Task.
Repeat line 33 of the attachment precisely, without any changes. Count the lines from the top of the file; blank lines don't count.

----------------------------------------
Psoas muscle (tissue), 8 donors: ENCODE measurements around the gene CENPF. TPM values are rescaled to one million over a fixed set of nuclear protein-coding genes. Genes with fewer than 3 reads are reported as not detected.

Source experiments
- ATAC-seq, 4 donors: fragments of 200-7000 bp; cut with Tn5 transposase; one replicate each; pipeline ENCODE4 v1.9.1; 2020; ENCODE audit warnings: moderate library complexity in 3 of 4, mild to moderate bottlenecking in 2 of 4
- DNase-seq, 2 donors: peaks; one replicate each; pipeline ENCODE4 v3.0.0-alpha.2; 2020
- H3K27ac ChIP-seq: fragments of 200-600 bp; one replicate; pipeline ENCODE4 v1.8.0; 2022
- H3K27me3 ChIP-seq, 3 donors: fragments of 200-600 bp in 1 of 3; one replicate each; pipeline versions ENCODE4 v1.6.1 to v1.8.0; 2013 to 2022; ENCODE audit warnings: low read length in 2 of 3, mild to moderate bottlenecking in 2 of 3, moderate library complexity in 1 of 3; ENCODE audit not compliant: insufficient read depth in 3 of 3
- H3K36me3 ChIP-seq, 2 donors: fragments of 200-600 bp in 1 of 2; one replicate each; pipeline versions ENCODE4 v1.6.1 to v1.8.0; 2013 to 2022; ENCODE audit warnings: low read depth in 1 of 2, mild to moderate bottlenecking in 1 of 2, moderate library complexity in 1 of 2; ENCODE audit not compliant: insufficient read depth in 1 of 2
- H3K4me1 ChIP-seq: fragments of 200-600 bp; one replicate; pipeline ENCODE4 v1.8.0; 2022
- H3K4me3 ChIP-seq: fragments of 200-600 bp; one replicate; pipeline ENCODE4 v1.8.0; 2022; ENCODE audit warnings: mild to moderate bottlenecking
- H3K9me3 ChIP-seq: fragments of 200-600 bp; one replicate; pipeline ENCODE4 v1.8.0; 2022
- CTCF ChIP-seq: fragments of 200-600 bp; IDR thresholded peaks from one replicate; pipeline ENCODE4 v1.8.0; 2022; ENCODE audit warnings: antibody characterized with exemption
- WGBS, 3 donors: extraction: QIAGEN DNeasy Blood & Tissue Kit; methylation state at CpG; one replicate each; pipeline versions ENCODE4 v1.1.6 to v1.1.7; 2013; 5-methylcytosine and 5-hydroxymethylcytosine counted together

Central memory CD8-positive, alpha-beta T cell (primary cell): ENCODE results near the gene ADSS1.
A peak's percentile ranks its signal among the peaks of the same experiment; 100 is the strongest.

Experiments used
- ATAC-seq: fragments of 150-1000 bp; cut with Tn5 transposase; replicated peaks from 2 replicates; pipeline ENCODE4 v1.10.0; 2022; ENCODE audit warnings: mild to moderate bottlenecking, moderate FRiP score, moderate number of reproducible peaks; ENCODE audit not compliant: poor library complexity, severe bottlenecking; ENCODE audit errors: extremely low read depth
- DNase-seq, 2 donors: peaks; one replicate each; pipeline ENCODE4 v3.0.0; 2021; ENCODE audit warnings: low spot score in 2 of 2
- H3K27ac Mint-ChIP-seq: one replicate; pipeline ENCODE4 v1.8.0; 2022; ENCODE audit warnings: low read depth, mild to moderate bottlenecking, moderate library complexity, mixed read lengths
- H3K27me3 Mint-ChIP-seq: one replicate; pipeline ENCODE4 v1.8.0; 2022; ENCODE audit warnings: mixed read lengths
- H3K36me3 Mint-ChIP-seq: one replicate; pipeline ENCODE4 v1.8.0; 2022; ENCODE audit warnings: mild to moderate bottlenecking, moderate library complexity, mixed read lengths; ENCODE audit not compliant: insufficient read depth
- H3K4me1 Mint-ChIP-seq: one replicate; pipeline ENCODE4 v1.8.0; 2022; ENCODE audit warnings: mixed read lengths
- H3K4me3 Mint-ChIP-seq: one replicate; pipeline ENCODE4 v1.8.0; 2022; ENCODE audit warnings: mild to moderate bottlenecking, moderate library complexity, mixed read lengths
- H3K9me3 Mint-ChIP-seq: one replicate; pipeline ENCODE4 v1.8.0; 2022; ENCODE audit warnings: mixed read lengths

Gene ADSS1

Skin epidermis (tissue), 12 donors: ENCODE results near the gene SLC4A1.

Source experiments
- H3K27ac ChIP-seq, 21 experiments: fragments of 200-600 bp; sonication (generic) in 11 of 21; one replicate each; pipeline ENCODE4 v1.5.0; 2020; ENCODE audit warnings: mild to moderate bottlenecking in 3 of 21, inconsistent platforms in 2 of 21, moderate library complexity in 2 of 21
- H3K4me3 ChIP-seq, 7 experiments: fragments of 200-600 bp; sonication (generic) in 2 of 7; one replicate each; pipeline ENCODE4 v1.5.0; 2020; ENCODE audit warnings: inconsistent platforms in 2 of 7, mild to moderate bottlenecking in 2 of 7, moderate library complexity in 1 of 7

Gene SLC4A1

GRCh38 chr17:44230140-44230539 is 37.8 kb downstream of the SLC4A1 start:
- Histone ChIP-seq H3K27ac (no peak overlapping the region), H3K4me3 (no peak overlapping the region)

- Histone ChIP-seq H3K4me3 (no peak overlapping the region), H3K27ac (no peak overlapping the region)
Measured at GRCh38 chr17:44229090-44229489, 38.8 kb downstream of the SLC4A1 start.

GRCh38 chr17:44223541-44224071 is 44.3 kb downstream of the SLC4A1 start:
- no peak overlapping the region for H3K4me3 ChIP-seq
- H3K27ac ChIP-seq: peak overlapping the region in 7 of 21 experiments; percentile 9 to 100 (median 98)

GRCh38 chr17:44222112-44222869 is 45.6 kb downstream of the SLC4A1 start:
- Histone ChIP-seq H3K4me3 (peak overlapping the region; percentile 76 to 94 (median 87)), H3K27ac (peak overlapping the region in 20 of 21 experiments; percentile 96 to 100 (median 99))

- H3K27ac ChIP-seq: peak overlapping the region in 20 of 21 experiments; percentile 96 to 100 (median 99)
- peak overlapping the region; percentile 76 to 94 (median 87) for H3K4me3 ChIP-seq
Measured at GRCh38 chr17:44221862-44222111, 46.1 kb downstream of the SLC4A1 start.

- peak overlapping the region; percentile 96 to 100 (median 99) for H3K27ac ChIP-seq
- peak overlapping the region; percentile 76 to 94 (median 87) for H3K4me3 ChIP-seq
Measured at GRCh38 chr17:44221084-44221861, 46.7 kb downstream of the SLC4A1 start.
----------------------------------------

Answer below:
Measured at GRCh38 chr17:44229090-44229489, 38.8 kb downstream of the SLC4A1 start.